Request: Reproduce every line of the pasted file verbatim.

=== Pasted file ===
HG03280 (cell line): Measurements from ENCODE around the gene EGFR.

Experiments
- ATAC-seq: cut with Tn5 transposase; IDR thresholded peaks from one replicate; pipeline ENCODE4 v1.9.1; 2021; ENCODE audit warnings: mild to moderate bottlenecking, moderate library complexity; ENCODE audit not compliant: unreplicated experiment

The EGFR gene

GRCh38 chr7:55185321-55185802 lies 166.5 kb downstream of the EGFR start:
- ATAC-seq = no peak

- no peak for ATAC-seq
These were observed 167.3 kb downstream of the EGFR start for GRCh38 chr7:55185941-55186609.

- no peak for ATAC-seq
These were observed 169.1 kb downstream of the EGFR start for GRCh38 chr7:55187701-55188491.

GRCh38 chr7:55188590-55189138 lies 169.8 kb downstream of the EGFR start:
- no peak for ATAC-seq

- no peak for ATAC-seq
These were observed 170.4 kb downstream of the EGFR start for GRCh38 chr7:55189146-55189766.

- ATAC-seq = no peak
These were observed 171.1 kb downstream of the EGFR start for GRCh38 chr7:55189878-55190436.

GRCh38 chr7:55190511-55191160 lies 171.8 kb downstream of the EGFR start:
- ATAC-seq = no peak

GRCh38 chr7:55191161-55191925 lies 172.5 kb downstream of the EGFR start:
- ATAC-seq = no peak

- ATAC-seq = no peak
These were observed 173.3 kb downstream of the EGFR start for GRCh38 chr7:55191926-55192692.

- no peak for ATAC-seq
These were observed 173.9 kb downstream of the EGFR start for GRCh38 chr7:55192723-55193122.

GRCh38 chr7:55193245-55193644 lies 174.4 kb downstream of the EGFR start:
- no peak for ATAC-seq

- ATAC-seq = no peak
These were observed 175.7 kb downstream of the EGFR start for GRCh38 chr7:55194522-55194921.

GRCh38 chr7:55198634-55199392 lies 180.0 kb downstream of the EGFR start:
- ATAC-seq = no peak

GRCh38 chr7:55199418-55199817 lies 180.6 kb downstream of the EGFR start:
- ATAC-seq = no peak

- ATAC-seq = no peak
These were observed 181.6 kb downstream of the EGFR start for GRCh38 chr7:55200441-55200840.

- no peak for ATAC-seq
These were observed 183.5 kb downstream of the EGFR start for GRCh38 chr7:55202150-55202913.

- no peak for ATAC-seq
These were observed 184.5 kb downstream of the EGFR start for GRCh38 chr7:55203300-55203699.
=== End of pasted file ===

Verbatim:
HG03280 (cell line): Measurements from ENCODE around the gene EGFR.

Experiments
- ATAC-seq: cut with Tn5 transposase; IDR thresholded peaks from one replicate; pipeline ENCODE4 v1.9.1; 2021; ENCODE audit warnings: mild to moderate bottlenecking, moderate library complexity; ENCODE audit not compliant: unreplicated experiment

The EGFR gene

GRCh38 chr7:55185321-55185802 lies 166.5 kb downstream of the EGFR start:
- ATAC-seq = no peak

- no peak for ATAC-seq
These were observed 167.3 kb downstream of the EGFR start for GRCh38 chr7:55185941-55186609.

- no peak for ATAC-seq
These were observed 169.1 kb downstream of the EGFR start for GRCh38 chr7:55187701-55188491.

GRCh38 chr7:55188590-55189138 lies 169.8 kb downstream of the EGFR start:
- no peak for ATAC-seq

- no peak for ATAC-seq
These were observed 170.4 kb downstream of the EGFR start for GRCh38 chr7:55189146-55189766.

- ATAC-seq = no peak
These were observed 171.1 kb downstream of the EGFR start for GRCh38 chr7:55189878-55190436.

GRCh38 chr7:55190511-55191160 lies 171.8 kb downstream of the EGFR start:
- ATAC-seq = no peak

GRCh38 chr7:55191161-55191925 lies 172.5 kb downstream of the EGFR start:
- ATAC-seq = no peak

- ATAC-seq = no peak
These were observed 173.3 kb downstream of the EGFR start for GRCh38 chr7:55191926-55192692.

- no peak for ATAC-seq
These were observed 173.9 kb downstream of the EGFR start for GRCh38 chr7:55192723-55193122.

GRCh38 chr7:55193245-55193644 lies 174.4 kb downstream of the EGFR start:
- no peak for ATAC-seq

- ATAC-seq = no peak
These were observed 175.7 kb downstream of the EGFR start for GRCh38 chr7:55194522-55194921.

GRCh38 chr7:55198634-55199392 lies 180.0 kb downstream of the EGFR start:
- ATAC-seq = no peak

GRCh38 chr7:55199418-55199817 lies 180.6 kb downstream of the EGFR start:
- ATAC-seq = no peak

- ATAC-seq = no peak
These were observed 181.6 kb downstream of the EGFR start for GRCh38 chr7:55200441-55200840.

- no peak for ATAC-seq
These were observed 183.5 kb downstream of the EGFR start for GRCh38 chr7:55202150-55202913.

- no peak for ATAC-seq
These were observed 184.5 kb downstream of the EGFR start for GRCh38 chr7:55203300-55203699.